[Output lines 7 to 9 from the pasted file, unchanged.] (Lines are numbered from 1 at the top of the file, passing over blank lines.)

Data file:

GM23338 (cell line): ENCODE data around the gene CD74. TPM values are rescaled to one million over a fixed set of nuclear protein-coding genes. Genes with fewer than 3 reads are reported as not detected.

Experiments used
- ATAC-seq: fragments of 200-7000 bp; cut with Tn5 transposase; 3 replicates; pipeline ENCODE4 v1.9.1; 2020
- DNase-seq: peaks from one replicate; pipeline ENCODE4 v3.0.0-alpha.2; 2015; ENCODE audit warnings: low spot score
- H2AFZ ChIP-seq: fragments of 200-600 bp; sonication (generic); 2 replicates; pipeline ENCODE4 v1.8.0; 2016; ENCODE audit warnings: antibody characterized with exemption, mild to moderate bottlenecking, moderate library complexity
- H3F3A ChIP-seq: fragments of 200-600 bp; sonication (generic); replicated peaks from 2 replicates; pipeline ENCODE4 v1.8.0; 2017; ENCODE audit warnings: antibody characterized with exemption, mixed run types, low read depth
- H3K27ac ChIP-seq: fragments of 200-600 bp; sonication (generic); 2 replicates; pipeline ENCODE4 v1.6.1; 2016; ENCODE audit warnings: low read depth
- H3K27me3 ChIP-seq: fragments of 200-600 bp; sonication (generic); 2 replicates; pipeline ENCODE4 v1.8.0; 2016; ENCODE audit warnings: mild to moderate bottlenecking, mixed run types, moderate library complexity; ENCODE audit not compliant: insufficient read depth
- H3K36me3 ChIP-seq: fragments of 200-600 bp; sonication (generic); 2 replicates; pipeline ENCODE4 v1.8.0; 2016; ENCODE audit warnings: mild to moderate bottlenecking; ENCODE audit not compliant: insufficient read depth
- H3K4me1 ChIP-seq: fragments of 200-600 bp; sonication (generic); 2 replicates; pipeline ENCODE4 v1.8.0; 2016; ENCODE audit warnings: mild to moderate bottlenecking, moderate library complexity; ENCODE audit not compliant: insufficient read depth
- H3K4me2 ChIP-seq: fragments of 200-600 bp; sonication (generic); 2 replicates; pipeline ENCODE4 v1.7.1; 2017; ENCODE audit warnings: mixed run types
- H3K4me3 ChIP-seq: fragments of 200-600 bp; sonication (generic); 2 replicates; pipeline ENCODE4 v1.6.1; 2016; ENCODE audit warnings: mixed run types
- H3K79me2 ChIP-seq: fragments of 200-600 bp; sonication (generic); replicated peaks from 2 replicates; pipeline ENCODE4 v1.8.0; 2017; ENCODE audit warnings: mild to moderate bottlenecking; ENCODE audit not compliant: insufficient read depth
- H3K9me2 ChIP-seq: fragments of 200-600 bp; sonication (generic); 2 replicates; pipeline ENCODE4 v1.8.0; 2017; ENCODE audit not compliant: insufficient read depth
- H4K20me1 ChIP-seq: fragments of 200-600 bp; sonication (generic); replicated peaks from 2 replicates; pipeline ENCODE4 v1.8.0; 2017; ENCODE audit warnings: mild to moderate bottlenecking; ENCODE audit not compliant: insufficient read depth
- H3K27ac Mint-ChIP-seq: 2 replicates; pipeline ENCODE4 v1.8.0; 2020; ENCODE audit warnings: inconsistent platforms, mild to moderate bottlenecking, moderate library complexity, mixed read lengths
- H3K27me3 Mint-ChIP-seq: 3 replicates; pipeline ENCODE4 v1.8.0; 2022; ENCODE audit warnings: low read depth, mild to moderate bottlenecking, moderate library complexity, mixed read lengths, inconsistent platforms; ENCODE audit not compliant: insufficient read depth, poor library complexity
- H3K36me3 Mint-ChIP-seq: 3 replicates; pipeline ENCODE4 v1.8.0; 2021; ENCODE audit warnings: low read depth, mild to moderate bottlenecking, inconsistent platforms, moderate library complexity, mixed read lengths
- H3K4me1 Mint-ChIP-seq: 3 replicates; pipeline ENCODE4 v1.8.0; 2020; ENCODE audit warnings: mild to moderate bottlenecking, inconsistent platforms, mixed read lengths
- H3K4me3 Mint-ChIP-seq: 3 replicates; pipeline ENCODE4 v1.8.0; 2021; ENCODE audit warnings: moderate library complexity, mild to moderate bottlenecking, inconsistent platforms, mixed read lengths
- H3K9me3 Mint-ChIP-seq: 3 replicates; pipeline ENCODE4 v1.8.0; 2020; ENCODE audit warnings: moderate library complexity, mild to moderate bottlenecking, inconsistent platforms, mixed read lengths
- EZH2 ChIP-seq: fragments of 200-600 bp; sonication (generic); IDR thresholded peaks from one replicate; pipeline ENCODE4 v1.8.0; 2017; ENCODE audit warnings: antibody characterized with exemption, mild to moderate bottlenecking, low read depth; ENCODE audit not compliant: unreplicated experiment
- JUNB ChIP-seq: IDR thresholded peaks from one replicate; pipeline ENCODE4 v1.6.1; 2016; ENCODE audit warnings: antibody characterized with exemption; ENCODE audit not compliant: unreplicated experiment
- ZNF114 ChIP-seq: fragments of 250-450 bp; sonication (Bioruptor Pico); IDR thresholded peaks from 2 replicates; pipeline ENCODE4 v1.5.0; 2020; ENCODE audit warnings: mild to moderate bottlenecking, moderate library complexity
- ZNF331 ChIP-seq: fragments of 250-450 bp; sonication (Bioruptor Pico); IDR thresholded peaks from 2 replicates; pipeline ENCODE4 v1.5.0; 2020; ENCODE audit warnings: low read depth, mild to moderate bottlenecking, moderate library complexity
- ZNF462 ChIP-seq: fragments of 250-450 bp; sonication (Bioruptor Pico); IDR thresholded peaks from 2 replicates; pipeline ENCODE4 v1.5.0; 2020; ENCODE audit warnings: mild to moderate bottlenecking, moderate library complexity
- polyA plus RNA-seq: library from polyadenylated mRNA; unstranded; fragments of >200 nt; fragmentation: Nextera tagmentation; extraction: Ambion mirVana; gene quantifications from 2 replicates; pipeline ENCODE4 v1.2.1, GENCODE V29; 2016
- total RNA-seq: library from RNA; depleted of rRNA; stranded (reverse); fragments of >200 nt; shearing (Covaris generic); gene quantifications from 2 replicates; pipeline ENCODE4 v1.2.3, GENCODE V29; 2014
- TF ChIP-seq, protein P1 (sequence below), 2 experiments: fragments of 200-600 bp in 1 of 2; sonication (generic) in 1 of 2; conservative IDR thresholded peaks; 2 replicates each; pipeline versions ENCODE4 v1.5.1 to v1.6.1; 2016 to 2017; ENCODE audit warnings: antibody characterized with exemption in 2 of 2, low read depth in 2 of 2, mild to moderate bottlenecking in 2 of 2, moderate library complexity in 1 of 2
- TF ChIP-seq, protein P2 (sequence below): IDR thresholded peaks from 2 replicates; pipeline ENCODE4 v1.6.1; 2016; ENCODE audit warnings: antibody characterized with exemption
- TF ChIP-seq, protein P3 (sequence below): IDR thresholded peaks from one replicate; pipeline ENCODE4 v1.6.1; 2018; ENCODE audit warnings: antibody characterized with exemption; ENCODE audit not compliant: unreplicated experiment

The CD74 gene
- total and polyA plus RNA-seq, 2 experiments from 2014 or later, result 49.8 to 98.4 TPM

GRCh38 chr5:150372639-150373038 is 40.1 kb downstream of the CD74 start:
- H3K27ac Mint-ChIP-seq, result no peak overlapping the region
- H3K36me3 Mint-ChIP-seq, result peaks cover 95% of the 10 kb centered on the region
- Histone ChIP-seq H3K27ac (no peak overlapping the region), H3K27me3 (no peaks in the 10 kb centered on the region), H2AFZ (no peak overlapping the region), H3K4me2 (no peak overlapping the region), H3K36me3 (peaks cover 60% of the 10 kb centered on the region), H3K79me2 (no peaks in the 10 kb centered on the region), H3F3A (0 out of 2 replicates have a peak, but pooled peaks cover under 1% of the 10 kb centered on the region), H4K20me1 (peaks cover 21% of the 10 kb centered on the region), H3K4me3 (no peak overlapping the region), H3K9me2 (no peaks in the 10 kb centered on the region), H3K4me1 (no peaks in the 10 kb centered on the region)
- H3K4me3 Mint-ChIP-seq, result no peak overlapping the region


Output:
- H3K27ac ChIP-seq: fragments of 200-600 bp; sonication (generic); 2 replicates; pipeline ENCODE4 v1.6.1; 2016; ENCODE audit warnings: low read depth
- H3K27me3 ChIP-seq: fragments of 200-600 bp; sonication (generic); 2 replicates; pipeline ENCODE4 v1.8.0; 2016; ENCODE audit warnings: mild to moderate bottlenecking, mixed run types, moderate library complexity; ENCODE audit not compliant: insufficient read depth
- H3K36me3 ChIP-seq: fragments of 200-600 bp; sonication (generic); 2 replicates; pipeline ENCODE4 v1.8.0; 2016; ENCODE audit warnings: mild to moderate bottlenecking; ENCODE audit not compliant: insufficient read depth